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Podcast Reveals Modern Day Slavery at CCP-Controlled Cobalt Mines in the Congo – by Bryan Jung (The Epoch Times – December 28, 2022)

A revealing podcast has again brought to light the problem of slavery at Chinese Communist Party (CCP)-owned cobalt mines in the Congo and the hypocrisy of green energy advocates.

Siddharth Kara, author of Cobalt Red: How The Blood of The Congo Powers Our Lives and a visiting Harvard professor, told his host Joe Rogan about his research and findings after his visit to the mines in the Democratic Republic of The Congo (DRC). He explained to Rogan the brutal connection between lithium battery powered devices and their source of origin in the CCP-controlled cobalt mines.

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U.S. says Chinese lithium-ion batteries are made with child labour as trade war spills into EVs – by Naimul Karim (Financial Post – October 18, 2022)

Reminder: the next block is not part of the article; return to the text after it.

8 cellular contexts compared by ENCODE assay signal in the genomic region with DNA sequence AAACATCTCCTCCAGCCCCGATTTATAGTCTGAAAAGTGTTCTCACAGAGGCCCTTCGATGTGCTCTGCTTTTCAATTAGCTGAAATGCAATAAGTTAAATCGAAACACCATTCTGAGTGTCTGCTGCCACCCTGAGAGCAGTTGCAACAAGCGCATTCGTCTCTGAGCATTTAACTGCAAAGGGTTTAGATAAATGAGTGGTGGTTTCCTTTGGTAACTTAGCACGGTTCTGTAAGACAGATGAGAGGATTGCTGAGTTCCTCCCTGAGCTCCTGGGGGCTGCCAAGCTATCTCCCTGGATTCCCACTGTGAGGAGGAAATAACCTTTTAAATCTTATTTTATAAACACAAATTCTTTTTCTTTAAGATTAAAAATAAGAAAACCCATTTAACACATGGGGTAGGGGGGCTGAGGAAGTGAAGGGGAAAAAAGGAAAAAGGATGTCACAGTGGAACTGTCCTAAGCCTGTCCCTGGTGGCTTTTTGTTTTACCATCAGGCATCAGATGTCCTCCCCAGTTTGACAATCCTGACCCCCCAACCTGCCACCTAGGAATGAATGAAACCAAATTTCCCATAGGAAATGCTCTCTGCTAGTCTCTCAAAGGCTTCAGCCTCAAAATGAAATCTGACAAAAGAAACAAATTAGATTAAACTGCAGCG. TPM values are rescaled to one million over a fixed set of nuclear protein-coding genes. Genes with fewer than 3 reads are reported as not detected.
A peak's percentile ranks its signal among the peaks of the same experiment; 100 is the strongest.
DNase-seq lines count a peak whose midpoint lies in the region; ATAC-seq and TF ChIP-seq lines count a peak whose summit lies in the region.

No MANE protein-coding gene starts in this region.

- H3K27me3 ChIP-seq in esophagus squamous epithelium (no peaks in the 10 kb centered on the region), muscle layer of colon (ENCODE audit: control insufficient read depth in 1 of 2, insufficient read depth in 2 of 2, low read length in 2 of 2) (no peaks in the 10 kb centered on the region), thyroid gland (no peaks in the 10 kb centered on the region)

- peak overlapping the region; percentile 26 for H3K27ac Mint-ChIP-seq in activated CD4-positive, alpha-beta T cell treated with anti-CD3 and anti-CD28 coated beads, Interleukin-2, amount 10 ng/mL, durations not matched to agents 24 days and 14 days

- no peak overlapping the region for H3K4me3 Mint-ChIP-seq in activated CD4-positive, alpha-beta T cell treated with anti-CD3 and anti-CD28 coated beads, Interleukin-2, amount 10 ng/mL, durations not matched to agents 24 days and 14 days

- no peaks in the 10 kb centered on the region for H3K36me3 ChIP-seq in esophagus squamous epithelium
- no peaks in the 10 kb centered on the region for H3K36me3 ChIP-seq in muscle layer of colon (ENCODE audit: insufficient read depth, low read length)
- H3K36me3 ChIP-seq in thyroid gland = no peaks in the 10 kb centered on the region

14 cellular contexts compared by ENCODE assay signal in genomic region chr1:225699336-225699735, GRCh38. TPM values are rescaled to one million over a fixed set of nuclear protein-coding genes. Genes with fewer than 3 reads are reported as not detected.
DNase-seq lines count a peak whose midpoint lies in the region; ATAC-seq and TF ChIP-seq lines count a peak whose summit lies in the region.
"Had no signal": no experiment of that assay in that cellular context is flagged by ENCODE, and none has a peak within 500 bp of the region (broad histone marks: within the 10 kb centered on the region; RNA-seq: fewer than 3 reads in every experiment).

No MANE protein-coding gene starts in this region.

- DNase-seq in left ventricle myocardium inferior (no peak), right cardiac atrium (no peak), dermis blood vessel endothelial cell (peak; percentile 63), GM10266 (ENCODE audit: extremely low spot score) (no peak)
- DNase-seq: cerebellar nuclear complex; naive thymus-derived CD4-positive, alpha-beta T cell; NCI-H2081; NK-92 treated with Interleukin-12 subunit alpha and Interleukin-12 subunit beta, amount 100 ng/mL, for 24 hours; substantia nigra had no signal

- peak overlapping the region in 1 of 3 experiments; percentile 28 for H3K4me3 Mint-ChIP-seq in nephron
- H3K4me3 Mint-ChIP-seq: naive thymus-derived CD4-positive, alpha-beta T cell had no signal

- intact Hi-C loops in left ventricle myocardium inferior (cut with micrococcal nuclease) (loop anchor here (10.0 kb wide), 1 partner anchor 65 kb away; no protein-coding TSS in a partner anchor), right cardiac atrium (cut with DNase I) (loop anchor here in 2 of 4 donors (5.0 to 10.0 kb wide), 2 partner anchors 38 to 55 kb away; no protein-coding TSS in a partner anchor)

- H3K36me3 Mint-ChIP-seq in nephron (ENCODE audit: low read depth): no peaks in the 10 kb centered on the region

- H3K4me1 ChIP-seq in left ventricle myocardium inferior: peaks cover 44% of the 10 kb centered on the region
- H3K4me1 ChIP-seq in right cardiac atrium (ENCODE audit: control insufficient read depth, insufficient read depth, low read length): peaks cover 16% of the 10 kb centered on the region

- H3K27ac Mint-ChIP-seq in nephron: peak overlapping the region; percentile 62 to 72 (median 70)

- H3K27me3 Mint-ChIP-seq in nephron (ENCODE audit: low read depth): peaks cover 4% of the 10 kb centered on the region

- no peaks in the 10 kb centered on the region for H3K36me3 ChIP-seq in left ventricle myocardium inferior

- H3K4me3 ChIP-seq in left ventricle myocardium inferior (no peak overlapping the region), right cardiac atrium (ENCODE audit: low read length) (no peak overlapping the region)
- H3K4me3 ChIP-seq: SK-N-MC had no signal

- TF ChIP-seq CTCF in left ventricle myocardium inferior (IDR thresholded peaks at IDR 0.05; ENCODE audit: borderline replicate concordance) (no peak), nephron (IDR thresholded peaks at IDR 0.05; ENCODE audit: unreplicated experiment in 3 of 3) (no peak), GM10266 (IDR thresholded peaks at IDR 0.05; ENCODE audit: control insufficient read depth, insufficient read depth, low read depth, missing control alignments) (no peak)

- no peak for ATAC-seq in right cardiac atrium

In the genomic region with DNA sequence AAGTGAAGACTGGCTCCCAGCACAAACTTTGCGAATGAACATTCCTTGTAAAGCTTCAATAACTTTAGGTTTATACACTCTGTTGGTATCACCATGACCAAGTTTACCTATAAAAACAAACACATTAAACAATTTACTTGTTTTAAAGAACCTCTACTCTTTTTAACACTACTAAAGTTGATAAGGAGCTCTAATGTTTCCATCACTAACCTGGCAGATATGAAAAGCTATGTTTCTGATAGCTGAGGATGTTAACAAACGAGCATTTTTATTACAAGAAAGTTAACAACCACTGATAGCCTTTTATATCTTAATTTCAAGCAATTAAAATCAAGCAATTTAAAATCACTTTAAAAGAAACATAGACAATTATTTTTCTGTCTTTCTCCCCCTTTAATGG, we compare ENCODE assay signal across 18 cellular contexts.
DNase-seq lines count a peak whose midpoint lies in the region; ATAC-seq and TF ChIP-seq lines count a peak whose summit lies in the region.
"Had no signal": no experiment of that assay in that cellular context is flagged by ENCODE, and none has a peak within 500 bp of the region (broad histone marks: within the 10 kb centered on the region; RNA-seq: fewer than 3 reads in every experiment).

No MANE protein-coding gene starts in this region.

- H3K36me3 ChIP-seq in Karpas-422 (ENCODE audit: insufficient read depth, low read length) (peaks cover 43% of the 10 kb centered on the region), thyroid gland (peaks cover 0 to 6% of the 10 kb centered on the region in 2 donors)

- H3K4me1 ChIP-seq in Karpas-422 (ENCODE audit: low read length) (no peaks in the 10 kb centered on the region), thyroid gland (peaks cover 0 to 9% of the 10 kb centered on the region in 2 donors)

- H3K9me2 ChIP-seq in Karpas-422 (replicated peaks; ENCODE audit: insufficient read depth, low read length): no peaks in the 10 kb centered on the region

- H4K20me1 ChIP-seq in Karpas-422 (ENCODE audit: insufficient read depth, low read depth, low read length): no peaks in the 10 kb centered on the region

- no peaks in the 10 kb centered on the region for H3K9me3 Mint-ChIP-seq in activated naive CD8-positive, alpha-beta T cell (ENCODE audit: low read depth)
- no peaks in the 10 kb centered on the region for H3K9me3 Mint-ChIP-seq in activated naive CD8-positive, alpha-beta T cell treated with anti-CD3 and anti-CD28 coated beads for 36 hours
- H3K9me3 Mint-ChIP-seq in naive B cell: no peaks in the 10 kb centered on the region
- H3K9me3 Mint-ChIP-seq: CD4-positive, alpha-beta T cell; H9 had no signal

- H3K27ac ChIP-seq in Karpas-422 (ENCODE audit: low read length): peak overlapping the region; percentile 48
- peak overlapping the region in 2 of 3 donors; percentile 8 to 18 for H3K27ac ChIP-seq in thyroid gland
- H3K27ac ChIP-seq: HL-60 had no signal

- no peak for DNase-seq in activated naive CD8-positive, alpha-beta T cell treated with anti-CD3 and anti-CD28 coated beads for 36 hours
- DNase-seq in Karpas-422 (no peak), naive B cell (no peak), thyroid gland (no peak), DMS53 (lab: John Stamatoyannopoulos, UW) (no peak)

Experts say it’s a subtle example of how the U.S. intends to offset Beijing’s influence over a once-in-a-lifetime technological change

The U.S. government’s decision to tie a generous electric-vehicle subsidy to inputs from friendly countries was an obvious attempt to shift the EV supply chains away from China.

But the power of the purse isn’t the only strategy available to Washington. The Biden administration in late September added lithium-ion batteries from China to the U.S. Labor Department’s list of products derived from child and forced labour, a more subtle example of how the United States intends to offset Beijing’s influence over a once-in-a-lifetime technological change, some industry insiders say.

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Chinese Lithium Giant Pulls EVs Deeper Into Forced Labor Glare – by David Stringer and Annie Lee (Bloomberg News – July 17, 2022)

(Bloomberg) — A lithium producer for carmakers including BMW AG and Tesla Inc. is beginning work to assess battery metals projects in Xinjiang, deepening links between electric vehicle supply chains and a region at the heart of human-rights allegations against China.

Ganfeng Lithium Co., China’s top producer of the material, is partnering through a subsidiary with a state-backed entity to accelerate exploration for and potentially develop lithium, nickel and other critical metal assets in the region.